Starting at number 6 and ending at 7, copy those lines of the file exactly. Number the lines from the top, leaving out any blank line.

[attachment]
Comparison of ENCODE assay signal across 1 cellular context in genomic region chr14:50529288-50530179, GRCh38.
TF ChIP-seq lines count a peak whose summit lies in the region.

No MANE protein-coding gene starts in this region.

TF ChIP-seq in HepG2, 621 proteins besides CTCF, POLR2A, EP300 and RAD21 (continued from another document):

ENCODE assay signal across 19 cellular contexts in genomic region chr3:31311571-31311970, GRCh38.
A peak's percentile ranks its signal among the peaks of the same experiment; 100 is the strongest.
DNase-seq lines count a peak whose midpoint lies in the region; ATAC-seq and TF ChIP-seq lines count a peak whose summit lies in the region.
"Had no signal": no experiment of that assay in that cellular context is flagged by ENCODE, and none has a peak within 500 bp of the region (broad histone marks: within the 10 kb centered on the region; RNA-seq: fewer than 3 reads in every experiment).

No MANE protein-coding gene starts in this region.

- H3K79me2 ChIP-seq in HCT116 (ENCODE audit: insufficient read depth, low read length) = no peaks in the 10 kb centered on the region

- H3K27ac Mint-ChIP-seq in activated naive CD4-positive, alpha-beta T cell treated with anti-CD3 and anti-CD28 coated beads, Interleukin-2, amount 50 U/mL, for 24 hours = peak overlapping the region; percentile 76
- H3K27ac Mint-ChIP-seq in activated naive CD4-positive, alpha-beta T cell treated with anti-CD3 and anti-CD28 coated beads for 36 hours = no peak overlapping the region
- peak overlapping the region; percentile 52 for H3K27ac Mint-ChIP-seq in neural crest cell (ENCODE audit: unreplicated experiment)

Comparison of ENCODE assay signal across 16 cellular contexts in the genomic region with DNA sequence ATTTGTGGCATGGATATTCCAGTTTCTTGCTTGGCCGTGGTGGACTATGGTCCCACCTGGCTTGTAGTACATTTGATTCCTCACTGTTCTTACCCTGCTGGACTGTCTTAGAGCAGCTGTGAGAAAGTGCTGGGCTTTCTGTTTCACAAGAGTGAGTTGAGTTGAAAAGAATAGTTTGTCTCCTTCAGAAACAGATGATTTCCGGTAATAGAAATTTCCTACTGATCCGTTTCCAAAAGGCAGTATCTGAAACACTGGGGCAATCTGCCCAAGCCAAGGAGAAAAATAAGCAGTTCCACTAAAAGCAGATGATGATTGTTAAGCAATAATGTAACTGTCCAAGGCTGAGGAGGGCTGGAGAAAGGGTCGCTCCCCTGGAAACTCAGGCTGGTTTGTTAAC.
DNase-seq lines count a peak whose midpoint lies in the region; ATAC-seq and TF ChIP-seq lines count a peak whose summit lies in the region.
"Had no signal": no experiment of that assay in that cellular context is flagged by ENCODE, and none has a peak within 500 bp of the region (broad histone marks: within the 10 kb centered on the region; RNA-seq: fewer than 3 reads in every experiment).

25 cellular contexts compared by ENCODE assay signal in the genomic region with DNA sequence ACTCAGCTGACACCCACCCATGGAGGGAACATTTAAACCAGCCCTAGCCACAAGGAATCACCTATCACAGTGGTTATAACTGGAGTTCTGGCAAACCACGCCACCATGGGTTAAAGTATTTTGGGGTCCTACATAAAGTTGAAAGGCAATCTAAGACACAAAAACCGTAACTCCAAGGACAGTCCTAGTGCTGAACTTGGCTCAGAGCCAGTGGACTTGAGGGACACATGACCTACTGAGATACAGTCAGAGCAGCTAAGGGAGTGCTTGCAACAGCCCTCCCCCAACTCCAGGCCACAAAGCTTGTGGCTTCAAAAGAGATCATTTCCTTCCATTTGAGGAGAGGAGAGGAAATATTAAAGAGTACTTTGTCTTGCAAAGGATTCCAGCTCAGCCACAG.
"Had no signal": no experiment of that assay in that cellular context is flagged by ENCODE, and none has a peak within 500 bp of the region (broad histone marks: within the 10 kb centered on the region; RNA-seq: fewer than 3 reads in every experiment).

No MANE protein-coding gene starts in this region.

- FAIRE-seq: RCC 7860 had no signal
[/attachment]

A peak's percentile ranks its signal among the peaks of the same experiment; 100 is the strongest.
DNase-seq lines count a peak whose midpoint lies in the region; ATAC-seq and TF ChIP-seq lines count a peak whose summit lies in the region.